Tuesday, October 8, 2019

Encircled by the Cages We Keep (Yom Kippur and Haazinu 5780)

At this season the Jewish community is focused on teshuvah -- translated often as repentance, it literally means to turn or return. We return to the highest goals we have for our behavior, we return to our community, we return to our friends and families. Each of these returns is a stop along the path we set for ourselves in the Jewish new year that has just begun. Those moves bring changes that transform our lives. Even the Yom Kippur liturgy echoes this thought ("Teshuvah . . . transforms our fate"). 

One colleague talks about her parents loving to needlepoint. In anticipation of Yom Kippur, they needlepointed the saying, "Teshuvah Changes Things." They proudly displayed the completed framed needlepoint on the mantle. It was gone
the next day. They asked their partner, "Did you see what happened to my needlepoint." "Yes. I took it down.' "But I thought you valued Teshuvah," the needlepointer exclaimed. "Teshuvah is just fine. It's change I can't stand!" 

Probing our relationship to change is vital to this season. As another colleague, Rabbi Erica Asch, teaches, "These holidays are not a time to change others. Instead, we must focus on changing ourselves." She observes that incremental are both achievable and impactful. Making a 180-degree turn seems impossible. But a turn of even 3 or 4 degrees if we hold to it long enough will dramatically change the path of our lives. 

Friday, September 27, 2019

What Woodchoppers and Songwriters Teach Us About Inclusion (Nitzavim 5779 and Rosh Hashanah 5780)

Woodchoppers are mentioned only once in Torah
UK Women's Land Army (1941)
Torah teaches a powerful lesson about human interaction this week. A lesson that it took researchers a few dozen centuries to figure out. That is, teams comprised of those with diverse perspectives and ideas outperform collections of individuals who all are similar to each other. 

This is especially true when a team is creating something, solving complex problems, or performing complicated tasks. The contemporary research is explained in Scott Page's The Diversity Bonus: How Great Teams Pay Off in the Knowledge Economy. This was one of the books JCHS educators read over this last summer.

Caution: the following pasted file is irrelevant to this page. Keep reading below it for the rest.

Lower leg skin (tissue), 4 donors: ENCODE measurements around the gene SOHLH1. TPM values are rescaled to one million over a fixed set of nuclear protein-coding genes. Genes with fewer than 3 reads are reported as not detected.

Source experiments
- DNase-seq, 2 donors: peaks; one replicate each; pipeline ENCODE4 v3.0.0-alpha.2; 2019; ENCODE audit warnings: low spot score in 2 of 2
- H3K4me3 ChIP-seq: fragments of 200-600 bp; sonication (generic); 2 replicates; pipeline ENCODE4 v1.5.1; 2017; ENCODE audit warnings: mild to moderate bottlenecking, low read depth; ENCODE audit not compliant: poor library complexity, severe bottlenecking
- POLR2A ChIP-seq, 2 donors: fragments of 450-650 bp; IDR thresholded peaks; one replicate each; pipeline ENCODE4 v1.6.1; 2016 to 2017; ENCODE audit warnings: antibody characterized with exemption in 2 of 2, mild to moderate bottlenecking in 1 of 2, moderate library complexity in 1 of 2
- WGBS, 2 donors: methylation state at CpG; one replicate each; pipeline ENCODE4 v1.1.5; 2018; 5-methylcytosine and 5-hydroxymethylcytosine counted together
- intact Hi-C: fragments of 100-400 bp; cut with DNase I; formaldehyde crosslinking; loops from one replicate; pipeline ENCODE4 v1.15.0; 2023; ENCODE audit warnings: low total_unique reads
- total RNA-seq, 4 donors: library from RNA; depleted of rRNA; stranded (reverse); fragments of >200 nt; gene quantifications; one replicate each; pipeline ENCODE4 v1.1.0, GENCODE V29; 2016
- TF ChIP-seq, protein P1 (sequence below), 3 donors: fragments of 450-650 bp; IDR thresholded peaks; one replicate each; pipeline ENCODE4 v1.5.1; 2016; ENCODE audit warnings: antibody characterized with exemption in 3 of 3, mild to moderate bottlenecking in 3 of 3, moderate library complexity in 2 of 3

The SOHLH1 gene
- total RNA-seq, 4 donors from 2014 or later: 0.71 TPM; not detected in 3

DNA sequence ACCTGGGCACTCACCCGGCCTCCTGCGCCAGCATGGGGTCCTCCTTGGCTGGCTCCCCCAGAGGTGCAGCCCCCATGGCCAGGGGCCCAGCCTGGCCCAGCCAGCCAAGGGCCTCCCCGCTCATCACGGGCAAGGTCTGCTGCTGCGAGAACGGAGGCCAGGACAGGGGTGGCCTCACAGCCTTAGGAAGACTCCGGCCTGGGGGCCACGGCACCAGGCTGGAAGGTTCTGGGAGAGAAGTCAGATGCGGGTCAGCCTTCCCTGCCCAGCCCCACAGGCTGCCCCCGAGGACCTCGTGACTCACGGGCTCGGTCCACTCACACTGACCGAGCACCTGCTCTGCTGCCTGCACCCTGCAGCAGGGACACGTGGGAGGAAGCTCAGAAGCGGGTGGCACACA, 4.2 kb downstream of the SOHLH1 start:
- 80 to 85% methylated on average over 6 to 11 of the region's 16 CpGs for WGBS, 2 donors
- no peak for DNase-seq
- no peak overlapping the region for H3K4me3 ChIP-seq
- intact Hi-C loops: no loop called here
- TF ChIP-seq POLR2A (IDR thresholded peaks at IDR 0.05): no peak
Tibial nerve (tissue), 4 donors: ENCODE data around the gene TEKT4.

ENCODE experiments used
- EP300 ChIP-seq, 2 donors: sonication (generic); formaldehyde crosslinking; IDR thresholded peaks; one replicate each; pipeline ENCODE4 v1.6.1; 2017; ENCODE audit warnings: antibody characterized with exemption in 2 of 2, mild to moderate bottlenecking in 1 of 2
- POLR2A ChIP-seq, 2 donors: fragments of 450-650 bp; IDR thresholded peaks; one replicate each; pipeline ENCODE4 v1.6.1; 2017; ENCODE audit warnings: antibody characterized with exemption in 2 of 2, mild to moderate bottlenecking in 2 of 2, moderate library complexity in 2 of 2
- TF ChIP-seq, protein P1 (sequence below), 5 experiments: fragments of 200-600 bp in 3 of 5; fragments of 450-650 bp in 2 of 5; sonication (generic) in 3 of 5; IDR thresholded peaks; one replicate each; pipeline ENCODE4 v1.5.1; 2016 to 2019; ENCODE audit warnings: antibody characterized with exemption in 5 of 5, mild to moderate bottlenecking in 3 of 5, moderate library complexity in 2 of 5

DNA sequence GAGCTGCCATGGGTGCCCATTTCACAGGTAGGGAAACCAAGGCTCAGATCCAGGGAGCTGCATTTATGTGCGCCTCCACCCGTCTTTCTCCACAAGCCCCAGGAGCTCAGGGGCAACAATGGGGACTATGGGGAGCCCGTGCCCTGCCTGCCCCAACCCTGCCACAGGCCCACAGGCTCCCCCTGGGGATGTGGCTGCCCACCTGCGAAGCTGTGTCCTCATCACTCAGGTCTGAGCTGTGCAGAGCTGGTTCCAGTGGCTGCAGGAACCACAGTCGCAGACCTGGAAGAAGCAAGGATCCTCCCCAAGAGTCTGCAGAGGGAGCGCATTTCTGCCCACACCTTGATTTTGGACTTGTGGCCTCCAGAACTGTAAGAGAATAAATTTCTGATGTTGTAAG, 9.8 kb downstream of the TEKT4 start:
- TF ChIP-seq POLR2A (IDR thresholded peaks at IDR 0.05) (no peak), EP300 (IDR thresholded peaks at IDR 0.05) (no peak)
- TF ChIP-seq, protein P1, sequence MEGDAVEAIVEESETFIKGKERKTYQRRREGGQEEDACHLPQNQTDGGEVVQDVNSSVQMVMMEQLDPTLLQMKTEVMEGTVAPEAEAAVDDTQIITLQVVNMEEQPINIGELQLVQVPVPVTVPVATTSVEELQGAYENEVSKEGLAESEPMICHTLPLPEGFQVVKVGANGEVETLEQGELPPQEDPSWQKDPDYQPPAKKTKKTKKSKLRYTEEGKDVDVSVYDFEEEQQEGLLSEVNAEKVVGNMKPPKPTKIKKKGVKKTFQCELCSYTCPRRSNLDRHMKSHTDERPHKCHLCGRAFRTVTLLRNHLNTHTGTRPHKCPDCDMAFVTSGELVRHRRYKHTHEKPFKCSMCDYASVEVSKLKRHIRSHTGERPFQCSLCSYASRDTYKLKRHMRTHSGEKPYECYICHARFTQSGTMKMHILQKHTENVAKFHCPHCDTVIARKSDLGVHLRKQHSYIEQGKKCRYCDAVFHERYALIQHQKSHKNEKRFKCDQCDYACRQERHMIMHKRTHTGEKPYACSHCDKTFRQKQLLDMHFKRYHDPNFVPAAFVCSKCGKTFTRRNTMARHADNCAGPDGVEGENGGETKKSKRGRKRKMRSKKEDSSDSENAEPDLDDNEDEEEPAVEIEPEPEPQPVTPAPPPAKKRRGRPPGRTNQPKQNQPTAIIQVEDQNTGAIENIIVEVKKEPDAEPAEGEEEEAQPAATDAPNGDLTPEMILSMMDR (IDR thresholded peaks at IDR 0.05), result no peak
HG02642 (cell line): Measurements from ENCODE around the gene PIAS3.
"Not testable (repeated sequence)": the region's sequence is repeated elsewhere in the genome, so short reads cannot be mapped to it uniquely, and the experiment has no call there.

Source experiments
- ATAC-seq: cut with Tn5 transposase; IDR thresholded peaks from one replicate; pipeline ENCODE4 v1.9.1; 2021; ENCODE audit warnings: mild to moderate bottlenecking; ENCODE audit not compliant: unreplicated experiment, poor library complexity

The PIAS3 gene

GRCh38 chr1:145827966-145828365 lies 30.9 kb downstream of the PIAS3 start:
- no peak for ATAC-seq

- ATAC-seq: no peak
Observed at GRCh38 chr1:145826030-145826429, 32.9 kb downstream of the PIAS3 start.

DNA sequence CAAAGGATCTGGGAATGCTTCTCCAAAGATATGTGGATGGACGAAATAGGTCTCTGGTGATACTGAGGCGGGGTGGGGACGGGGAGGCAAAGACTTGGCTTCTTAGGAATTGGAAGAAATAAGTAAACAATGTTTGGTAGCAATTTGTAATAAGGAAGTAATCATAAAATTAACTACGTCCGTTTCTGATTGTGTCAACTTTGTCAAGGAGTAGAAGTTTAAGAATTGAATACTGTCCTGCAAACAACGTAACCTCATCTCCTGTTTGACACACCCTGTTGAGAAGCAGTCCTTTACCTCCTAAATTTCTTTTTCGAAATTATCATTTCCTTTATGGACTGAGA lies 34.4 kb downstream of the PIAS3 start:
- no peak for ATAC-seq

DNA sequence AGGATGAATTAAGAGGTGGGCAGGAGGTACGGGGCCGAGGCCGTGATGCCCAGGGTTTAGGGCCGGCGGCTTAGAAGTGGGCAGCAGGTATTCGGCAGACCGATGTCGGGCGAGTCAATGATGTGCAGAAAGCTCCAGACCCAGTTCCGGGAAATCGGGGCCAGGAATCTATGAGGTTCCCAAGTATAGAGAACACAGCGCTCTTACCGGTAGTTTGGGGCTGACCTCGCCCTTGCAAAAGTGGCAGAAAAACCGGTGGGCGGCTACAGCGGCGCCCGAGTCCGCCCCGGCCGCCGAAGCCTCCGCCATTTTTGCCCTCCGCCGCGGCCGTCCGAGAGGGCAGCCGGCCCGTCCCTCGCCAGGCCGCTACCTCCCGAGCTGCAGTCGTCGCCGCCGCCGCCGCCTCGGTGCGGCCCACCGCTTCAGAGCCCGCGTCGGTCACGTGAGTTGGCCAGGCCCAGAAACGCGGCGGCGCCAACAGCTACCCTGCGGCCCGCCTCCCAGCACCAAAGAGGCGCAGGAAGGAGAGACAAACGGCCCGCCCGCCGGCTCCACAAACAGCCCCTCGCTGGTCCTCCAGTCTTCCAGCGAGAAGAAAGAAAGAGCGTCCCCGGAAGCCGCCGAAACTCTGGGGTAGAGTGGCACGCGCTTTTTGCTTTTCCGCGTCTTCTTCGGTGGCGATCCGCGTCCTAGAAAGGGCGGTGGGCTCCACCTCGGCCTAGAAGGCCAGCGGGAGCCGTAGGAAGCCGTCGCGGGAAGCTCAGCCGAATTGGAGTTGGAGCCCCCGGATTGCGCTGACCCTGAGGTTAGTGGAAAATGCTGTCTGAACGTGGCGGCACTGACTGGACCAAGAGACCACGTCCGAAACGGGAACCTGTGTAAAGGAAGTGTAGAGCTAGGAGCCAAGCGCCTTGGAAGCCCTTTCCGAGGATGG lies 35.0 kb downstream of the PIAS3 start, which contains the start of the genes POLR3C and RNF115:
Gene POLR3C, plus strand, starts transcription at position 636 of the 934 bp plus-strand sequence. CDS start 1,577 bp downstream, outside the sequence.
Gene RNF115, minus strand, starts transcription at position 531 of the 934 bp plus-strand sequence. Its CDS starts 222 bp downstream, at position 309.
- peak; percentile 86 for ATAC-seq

Page writes about the Beatles' John Lennon and Paul McCartney. He presumes most people know that as a songwriting duo they top the "Billboard" list of songwriters with the most number one hits. What most people don't know is that in third place on that list is Martin Sandberg (who writes songs under the name Max Martin). Martin is famous for writing song such as I Want It That Way for Backstreet Boys, DJ Got Us Fallin’ in Love for Usher, and I Kissed a Girl for Katy Perry. 

Friday, September 13, 2019

Molding Character with a Forgotten Sheaf and a Magic Seed (Ki Teitzei 5779)

Last month, an international aid organization reported that after observing a 12-year decline in global hunger, there has been a concerning increase over the last two years. 

This called to mind a hand-lettered sign I saw in a community food bank: "Sometimes I want to ask God why She allows people to go hungry when there's plenty she can do to fix that. But I am afraid God would ask me the same question!" 


Friday, September 6, 2019

Finding Our Way (Shoftim 5779)

2017 Women's March Poster by Ruth Mergi
(Voicing pursuit of justice in Hebrew feminine)
One of the most famous phrases in the Torah comes from this week's portion. It's so famous that presidents use it in speeches. A Supreme Court justice has the phrase posted in her chambers. The phrase is "tzedek tzedek tirdoph - justice, justice you must pursue." (Deut. 16:20.) 

This phrase seems a fitting introduction to the season of introspection that began last weekend. That's when the Hebrew month, Elul, opened. It is the month that comes right before Rosh Hashanah (the Jewish new year). This sense of being judged at this season moved the ancient rabbis to call Rosh Hashanah, "Yom Hadin - Day of Judgment [or justice]." As the calendar turns toward Rosh Hashanah it is customary to become especially self-reflective; judging ourselves and our behaviors in the year that's coming to a close. As my colleague, Rabbi Elyse Goldstein writes about this week's Torah portion, "It is now that I try and focus on the coming period of introspection and self-evaluation." 

Friday, August 30, 2019

Only You: The Power of Individuals in Community (Re'eh 5779)

"Smokey Bear" Turned 75 in August 2019
Earlier this month the U.S. Forest Service celebrated the 75th birthday of Smokey Bear - the iconic forest dweller who still encourages individual responsibility to prevent wildfires -- as many as 90% of which are sparked by human activity. 

When I was a kid, we took Smokey seriously whenever we were making fires or with people who smoked outdoors. Each of us thought, "It is on me!"